Campus Officials Make Changes as Regional Restrictions Begin

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Photographs courtesy of www.turnto23.com

As Springfield prepares for COVID-19 mitigation measures to go into effect, UIS campus officials say classes will still be able to meet in person until the final weeks of the fall semester. Under Illinois Department of Public Health criteria, regions can have mitigation measures automatically put into place if a region’s seven-day positivity rate crosses 8 percent for three consecutive days. As of Monday, Region 3 – which includes Springfield and Sangamon County – has a positivity rate of 8.8 percent, which means mitigation measures will go into effect in the region starting this Sunday.

            The measures, among other restrictions, mean that bars and restaurants will not be allowed to provide indoor service and can only stay open until 11 p.m. Although university campuses are excluded from these measures, the university is still making some changes to its operations as the mitigation measures are implemented. Under current plans, classes will still not go fully online until late next month, according to Bethany Bilyeu, the executive director of Student Support Services who oversees COVID tests on campus.

“Between now and then, as long as things don’t indicate to us that we should change our current path, we will stay [on] the current path,” Bilyeu said during the university’s weekly virtual COVID-19 briefing.

            Changes to other aspects of campus operations, according to Bilyeu, include limiting student group gatherings to 25 people or 25 percent of gathering space capacity and further limiting in-person seating for Student Union dining. UIS Interim Chancellor Karen Whitney had also cautioned campus community members about attending Halloween social gatherings, especially in the wake of increased positivity rates off campus.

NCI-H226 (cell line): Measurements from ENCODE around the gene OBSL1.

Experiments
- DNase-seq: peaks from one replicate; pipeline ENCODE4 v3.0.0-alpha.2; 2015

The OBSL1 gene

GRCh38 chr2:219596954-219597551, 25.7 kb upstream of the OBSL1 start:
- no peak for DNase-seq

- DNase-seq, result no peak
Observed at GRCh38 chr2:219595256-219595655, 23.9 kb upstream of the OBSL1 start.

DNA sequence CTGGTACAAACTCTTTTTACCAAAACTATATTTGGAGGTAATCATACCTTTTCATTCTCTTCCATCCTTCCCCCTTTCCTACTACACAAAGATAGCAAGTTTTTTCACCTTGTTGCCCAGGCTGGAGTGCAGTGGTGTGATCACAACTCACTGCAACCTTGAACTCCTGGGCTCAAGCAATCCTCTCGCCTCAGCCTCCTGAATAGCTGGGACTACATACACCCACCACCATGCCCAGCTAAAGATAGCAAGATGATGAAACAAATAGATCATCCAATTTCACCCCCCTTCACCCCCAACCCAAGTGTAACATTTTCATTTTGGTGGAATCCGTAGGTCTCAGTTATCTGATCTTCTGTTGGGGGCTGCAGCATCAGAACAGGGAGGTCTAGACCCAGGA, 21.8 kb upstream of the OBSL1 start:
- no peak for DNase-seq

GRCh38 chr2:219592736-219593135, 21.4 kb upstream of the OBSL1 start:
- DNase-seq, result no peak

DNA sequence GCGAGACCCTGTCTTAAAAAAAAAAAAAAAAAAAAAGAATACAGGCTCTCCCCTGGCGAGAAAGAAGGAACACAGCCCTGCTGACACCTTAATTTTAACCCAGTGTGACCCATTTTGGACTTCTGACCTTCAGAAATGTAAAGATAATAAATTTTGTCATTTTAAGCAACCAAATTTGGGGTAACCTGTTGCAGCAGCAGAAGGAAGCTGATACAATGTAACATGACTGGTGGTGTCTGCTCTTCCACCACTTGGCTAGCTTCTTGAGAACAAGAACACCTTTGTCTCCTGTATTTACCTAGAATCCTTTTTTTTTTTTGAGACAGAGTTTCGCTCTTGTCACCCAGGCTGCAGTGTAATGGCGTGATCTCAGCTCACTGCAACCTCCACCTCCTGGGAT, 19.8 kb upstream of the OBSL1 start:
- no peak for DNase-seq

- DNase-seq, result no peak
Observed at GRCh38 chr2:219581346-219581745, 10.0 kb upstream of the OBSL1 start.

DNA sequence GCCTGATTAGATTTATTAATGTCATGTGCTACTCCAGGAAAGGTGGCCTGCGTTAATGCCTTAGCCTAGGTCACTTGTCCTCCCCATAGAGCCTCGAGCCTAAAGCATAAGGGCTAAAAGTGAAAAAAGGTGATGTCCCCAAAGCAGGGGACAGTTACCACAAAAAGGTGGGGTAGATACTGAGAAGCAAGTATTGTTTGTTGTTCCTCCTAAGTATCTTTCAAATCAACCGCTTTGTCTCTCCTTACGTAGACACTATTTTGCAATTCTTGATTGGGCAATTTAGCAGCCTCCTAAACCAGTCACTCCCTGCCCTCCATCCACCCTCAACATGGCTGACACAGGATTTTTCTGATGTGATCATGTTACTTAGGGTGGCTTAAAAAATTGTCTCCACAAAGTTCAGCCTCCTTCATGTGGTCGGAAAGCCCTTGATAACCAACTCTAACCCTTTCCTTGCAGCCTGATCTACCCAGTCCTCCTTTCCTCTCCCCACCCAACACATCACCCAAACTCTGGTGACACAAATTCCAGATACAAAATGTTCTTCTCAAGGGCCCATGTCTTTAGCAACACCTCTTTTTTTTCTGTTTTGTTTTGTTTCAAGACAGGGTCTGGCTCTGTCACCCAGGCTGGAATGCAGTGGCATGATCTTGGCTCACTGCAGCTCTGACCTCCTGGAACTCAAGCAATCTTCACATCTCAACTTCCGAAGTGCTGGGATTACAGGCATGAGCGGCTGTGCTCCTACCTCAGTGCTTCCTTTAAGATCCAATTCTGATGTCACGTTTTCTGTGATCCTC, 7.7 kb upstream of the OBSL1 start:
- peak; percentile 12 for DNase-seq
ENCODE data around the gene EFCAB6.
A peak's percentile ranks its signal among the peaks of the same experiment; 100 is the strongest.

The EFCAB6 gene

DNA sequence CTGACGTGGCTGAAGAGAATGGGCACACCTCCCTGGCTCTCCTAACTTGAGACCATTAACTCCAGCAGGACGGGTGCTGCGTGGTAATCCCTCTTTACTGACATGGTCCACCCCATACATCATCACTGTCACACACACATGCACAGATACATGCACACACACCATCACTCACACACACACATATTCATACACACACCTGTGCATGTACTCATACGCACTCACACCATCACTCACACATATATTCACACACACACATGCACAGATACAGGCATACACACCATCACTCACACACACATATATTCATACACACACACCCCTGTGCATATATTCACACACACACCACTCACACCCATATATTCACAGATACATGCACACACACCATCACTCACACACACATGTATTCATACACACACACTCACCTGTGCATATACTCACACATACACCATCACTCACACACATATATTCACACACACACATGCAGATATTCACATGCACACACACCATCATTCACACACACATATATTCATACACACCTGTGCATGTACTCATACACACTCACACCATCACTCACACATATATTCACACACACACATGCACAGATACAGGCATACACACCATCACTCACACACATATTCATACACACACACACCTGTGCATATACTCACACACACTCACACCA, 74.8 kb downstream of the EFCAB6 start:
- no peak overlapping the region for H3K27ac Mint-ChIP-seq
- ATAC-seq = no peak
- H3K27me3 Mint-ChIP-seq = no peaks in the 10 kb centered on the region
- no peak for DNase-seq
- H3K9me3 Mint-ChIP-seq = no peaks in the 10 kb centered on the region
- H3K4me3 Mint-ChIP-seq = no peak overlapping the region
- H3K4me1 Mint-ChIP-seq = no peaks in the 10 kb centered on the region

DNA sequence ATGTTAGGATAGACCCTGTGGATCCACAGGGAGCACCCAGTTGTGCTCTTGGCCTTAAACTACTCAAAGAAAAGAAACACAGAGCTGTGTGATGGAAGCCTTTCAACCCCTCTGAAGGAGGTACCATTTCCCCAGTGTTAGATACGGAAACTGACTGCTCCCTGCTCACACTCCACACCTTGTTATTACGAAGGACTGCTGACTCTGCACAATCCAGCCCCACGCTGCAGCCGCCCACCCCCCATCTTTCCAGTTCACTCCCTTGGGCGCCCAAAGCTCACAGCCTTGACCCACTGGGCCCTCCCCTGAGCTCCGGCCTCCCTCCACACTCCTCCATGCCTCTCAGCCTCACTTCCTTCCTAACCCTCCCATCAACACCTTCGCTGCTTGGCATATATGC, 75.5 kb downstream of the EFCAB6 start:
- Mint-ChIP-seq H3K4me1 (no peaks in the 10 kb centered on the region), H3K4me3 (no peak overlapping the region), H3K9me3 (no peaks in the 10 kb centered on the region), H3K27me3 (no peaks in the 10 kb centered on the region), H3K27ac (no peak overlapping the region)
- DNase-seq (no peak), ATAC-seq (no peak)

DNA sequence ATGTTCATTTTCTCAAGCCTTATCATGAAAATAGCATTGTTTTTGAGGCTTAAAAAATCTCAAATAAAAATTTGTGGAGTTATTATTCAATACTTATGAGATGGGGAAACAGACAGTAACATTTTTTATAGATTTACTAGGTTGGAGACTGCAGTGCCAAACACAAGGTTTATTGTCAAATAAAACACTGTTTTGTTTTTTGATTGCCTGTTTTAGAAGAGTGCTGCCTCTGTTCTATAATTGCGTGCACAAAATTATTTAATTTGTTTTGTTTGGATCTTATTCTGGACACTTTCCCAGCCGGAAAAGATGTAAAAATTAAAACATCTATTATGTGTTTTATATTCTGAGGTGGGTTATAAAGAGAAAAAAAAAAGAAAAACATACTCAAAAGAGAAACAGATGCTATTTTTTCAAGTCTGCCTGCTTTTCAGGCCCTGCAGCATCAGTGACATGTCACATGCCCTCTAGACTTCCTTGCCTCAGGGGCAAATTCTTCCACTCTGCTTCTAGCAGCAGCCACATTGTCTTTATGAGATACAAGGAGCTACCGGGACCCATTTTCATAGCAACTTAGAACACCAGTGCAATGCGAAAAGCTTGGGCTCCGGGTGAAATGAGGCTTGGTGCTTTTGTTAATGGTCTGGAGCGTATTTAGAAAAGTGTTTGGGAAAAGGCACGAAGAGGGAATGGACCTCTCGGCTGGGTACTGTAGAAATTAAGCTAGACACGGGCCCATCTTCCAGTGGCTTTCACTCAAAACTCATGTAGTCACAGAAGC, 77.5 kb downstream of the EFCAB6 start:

“We love Springfield, we love the city, the county, the region,” Whitney said. “But at this point, we have to be very aware of where we are, because our community’s positivity rate is very concerning.”

            Per the university’s most recent available data from Oct. 29, UIS has a seven-day positivity rate of 0.46 percent. Out of 2370 tests conducted in the most recent week of data, 11 tests came back positive. Students, staff and faculty also had the chance to raise their concerns about potential changes to the spring semester calendar prior to final decisions being made. Whitney said she supports changes that would reduce the possibility of campus community members traveling and getting infected.

“I can’t, as Chancellor, support a calendar that would lead me to believe that the calendar would enable more people to get sick rather than not,” Whitney said.

            Attention was directed in particular toward Spring Break.

“If you take that traditional week off, which is almost a national holiday, it seems everyone kind of travels and celebrates, and we know that that’s the case,” Bilyeu said. “That’s a high-risk opportunity to have that whole week off, to provide people that opportunity to travel.”

            The Campus Senate voted earlier this month in favor of a resolution that would split those vacation days into two smaller blocks during the semester. But Whitney says that the final decision on the spring schedule will be made by the end of this week. The Chancellor continues to hold weekly briefings each Thursday at 1 p.m. about the university’s COVID-19 response. Recordings and FAQs for each week’s briefing are available on the chancellor’s section of the UIS website.